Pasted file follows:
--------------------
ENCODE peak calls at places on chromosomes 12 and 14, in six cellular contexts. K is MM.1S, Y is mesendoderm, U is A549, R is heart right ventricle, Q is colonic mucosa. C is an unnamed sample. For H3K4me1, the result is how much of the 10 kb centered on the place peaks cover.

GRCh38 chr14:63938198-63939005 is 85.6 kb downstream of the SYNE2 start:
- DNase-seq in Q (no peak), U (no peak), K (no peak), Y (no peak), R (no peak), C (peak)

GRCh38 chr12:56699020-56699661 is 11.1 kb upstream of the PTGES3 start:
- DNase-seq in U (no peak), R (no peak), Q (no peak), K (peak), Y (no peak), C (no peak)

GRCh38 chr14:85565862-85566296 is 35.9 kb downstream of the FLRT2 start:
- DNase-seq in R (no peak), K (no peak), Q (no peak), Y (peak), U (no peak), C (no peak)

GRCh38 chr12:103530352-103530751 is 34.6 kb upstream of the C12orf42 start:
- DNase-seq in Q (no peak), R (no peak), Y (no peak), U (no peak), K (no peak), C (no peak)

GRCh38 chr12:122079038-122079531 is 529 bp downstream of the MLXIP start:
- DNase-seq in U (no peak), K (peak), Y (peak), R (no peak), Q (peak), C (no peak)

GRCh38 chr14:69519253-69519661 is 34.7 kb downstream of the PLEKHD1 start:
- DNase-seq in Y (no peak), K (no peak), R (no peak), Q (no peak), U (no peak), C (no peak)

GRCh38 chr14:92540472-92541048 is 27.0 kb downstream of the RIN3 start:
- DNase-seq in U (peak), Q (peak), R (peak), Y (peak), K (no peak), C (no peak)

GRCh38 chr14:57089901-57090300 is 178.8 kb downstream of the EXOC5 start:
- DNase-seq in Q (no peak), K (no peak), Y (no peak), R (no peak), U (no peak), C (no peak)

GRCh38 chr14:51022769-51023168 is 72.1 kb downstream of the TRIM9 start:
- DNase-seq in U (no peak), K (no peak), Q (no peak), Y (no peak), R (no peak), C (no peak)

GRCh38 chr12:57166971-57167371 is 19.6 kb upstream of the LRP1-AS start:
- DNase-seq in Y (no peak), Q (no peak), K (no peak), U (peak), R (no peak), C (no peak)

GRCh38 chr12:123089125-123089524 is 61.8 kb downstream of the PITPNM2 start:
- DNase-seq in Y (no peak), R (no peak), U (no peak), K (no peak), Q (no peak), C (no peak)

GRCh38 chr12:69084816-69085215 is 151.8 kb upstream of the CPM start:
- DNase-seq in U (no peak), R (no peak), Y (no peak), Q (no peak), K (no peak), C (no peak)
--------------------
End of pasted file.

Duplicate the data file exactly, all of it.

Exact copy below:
ENCODE peak calls at places on chromosomes 12 and 14, in six cellular contexts. K is MM.1S, Y is mesendoderm, U is A549, R is heart right ventricle, Q is colonic mucosa. C is an unnamed sample. For H3K4me1, the result is how much of the 10 kb centered on the place peaks cover.

GRCh38 chr14:63938198-63939005 is 85.6 kb downstream of the SYNE2 start:
- DNase-seq in Q (no peak), U (no peak), K (no peak), Y (no peak), R (no peak), C (peak)

GRCh38 chr12:56699020-56699661 is 11.1 kb upstream of the PTGES3 start:
- DNase-seq in U (no peak), R (no peak), Q (no peak), K (peak), Y (no peak), C (no peak)

GRCh38 chr14:85565862-85566296 is 35.9 kb downstream of the FLRT2 start:
- DNase-seq in R (no peak), K (no peak), Q (no peak), Y (peak), U (no peak), C (no peak)

GRCh38 chr12:103530352-103530751 is 34.6 kb upstream of the C12orf42 start:
- DNase-seq in Q (no peak), R (no peak), Y (no peak), U (no peak), K (no peak), C (no peak)

GRCh38 chr12:122079038-122079531 is 529 bp downstream of the MLXIP start:
- DNase-seq in U (no peak), K (peak), Y (peak), R (no peak), Q (peak), C (no peak)

GRCh38 chr14:69519253-69519661 is 34.7 kb downstream of the PLEKHD1 start:
- DNase-seq in Y (no peak), K (no peak), R (no peak), Q (no peak), U (no peak), C (no peak)

GRCh38 chr14:92540472-92541048 is 27.0 kb downstream of the RIN3 start:
- DNase-seq in U (peak), Q (peak), R (peak), Y (peak), K (no peak), C (no peak)

GRCh38 chr14:57089901-57090300 is 178.8 kb downstream of the EXOC5 start:
- DNase-seq in Q (no peak), K (no peak), Y (no peak), R (no peak), U (no peak), C (no peak)

GRCh38 chr14:51022769-51023168 is 72.1 kb downstream of the TRIM9 start:
- DNase-seq in U (no peak), K (no peak), Q (no peak), Y (no peak), R (no peak), C (no peak)

GRCh38 chr12:57166971-57167371 is 19.6 kb upstream of the LRP1-AS start:
- DNase-seq in Y (no peak), Q (no peak), K (no peak), U (peak), R (no peak), C (no peak)

GRCh38 chr12:123089125-123089524 is 61.8 kb downstream of the PITPNM2 start:
- DNase-seq in Y (no peak), R (no peak), U (no peak), K (no peak), Q (no peak), C (no peak)

GRCh38 chr12:69084816-69085215 is 151.8 kb upstream of the CPM start:
- DNase-seq in U (no peak), R (no peak), Y (no peak), Q (no peak), K (no peak), C (no peak)